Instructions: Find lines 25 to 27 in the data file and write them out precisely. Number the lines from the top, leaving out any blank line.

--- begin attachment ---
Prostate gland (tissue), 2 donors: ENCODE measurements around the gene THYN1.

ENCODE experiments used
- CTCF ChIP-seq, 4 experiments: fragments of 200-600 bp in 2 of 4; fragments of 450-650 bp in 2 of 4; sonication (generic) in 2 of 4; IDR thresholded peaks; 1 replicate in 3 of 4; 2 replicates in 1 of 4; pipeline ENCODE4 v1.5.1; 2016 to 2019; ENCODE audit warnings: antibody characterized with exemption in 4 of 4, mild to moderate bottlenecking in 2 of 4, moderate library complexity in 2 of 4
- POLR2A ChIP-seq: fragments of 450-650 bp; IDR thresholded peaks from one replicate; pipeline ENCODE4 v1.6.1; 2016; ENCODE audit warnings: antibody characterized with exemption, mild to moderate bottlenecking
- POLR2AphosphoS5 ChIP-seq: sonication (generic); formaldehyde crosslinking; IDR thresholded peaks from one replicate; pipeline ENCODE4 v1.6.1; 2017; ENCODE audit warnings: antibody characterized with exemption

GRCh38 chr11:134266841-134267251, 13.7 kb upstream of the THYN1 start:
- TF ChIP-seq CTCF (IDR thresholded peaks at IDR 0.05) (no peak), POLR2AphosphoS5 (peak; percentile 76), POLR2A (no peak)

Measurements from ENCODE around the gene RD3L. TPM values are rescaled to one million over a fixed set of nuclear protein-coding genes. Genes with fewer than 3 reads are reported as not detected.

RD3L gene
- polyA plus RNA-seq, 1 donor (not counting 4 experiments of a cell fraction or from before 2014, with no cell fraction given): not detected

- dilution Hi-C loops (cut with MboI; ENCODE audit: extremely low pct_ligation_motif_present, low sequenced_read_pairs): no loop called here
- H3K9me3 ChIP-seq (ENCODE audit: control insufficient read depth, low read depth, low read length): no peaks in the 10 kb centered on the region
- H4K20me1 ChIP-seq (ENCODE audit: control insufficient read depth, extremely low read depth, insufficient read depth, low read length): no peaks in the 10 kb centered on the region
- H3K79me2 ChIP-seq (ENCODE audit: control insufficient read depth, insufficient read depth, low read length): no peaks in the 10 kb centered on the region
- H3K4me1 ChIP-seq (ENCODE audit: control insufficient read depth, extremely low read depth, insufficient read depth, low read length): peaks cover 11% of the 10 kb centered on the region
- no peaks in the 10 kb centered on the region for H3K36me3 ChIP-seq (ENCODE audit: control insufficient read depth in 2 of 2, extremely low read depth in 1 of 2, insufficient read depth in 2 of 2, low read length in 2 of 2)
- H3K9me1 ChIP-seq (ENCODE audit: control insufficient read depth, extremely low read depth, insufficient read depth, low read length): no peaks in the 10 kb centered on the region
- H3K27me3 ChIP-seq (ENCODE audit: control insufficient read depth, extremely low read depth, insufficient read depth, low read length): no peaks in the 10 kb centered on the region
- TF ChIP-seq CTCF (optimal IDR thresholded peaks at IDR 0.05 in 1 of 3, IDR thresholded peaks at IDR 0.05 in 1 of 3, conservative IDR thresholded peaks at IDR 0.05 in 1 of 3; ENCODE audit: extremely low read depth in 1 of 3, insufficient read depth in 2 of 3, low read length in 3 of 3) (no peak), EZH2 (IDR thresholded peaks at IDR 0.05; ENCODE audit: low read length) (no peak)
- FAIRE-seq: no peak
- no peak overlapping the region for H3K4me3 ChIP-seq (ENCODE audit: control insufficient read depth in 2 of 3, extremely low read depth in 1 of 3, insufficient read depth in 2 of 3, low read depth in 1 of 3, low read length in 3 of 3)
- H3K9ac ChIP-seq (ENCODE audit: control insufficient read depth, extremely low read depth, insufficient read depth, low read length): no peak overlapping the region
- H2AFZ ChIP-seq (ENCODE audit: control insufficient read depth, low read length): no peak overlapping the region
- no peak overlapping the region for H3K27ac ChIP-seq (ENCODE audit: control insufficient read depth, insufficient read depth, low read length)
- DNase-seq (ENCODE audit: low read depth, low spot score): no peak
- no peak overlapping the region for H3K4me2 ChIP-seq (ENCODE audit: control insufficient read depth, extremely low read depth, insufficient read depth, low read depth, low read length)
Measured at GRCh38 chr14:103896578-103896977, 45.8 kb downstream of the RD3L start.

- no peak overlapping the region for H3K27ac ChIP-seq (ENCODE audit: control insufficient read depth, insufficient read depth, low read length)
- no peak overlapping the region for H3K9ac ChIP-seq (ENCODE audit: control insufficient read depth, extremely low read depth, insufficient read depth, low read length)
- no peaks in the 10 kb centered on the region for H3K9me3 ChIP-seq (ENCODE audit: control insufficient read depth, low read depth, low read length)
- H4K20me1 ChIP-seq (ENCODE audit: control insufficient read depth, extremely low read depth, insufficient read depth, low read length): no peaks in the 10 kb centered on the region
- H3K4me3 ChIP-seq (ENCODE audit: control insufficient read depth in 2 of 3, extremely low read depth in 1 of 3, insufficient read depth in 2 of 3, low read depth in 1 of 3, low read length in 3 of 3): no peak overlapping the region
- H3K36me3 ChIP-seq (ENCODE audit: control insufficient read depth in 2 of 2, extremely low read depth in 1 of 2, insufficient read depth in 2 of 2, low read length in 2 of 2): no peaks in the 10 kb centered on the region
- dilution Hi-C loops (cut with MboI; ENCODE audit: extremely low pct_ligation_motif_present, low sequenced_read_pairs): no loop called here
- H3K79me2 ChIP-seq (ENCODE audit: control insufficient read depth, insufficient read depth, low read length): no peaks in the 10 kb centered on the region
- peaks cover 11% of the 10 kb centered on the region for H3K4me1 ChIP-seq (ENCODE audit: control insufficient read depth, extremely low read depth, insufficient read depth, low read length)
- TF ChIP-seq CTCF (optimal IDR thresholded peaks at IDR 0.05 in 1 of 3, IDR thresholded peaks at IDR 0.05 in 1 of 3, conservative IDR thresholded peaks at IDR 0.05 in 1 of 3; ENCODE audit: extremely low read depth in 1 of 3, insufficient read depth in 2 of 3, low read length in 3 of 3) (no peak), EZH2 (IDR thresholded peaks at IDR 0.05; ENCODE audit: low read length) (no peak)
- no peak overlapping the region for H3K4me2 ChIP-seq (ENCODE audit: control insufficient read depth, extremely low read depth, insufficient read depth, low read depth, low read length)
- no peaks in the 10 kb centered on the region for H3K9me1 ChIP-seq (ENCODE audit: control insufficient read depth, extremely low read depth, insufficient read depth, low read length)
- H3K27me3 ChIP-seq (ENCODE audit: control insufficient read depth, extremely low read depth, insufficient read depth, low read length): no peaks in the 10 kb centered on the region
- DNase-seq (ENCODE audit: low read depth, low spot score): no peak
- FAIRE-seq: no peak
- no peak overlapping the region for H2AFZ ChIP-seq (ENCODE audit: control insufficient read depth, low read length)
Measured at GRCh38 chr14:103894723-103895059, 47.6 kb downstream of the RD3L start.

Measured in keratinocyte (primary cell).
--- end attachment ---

- DNase-seq (ENCODE audit: low read depth, low spot score): no peak
- no peak overlapping the region for H3K4me2 ChIP-seq (ENCODE audit: control insufficient read depth, extremely low read depth, insufficient read depth, low read depth, low read length)
Measured at GRCh38 chr14:103896578-103896977, 45.8 kb downstream of the RD3L start.